Sunday, April 19, 2009

Marking Spring

There are three primary events that mark spring in our upstate New York town. The first is the day the ice breaks from the Mohawk River. The ice jam starts in a couple of narrow parts of the River, or against a the abutments of a particular bridge, and creates a one-to-two mile jam of ice floes piled against each other, some reaching to the sky on their edges. Some years, this is a calamitous event which leads to widespread flooding in parts of Schenectady, including the historic Stockade area. This year the icy traffic jam only lasted a few days, and broke through after a few sunny days in the 40s. No need to invoke the flood evac plans.

The second event is opening day at Jumpin’ Jacks. Jacks is the classic burger, hot dog, and fries concession stand , with an ice cream store right next door. The owner opens on the third or fourth Thursday each year (figuring he would get the weekend customers anyway, regardless of the novelty of opening day). The TV crews always show up, cars jockey for the few parking spots, the outdoor line snakes through the switchback barriers to the windows, and plenty of cheeseburgers are absorbed by people shivering at the riverside picnic tables.

Finally, there is my favorite opening day: the first day of the baseball season. I’m still hoping that this becomes a national holiday. But as long as March Madness dribbles into April, I’m not optimistic.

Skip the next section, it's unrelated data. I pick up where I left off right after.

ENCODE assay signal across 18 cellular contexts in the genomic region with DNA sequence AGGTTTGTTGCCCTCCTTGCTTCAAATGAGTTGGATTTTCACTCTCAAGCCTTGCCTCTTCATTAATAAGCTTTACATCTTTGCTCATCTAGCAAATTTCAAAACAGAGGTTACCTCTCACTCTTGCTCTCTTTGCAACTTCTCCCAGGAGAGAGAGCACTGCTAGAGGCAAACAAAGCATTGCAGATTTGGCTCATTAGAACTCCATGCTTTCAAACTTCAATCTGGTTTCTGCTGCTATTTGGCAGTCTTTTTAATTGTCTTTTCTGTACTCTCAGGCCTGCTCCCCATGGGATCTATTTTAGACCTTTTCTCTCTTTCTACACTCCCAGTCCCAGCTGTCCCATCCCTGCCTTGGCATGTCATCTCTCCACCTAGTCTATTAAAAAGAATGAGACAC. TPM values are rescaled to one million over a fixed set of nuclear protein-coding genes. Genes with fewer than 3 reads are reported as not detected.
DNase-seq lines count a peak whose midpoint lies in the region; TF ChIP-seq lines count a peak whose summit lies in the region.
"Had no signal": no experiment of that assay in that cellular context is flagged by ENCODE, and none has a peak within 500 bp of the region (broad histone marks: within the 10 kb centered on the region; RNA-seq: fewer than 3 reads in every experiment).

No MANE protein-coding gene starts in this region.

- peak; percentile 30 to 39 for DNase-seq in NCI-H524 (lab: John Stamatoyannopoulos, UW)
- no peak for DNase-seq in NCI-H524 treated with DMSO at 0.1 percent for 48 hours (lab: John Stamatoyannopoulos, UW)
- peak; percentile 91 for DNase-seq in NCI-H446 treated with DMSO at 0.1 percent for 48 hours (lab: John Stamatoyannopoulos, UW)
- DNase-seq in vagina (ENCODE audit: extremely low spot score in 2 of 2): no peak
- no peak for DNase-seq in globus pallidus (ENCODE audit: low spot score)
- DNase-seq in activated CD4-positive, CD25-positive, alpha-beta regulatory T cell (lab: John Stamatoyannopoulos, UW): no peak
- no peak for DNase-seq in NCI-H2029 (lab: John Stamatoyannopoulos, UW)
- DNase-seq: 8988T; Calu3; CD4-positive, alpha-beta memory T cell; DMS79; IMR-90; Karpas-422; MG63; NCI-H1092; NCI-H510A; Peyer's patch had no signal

Those three calendar markers have passed this year. None of them occurred, of course, in warm spring weather in upstate New York. We only get teased during the transition seasons; a sunny 55 degree day will spring up in late March, only to revert the next three days to spitting sleet and biting 30 degree winds. We are now in the third week of April, and 50 degree sun is finally the norm rather than the exception. Tulips are just starting to show their colors, and the forsythia is starting to burst.

So what are all these pics?

These marvelous pictures are from Charleston, South Carolina, a month ago. Pam and I traveled to find spring in mid-March, which is when our calendars actually identify it. Charleston is a unique place to watch spring arrive. We shed our winter skins on warm 60-75 degree days, toured gardens in the historic district, took a carriage ride through the narrow streets, and visited the largest romantic garden in the country. Pam has an eye for the colorful flowering world, besides being an inveterate gardener. She took a great collection of pictures.

This trip was a Valentine gift, and was accompanied by this poem:


We can find spring
when petals rise and
waters warm,
where sun starts early
and rays strike later.

We can see colors
other than white
when the day marks
the solstice,
and we shed the heavy
quilt of winter.

We can touch
our ungloved hands
at the same time our hearts
remind us that we are one.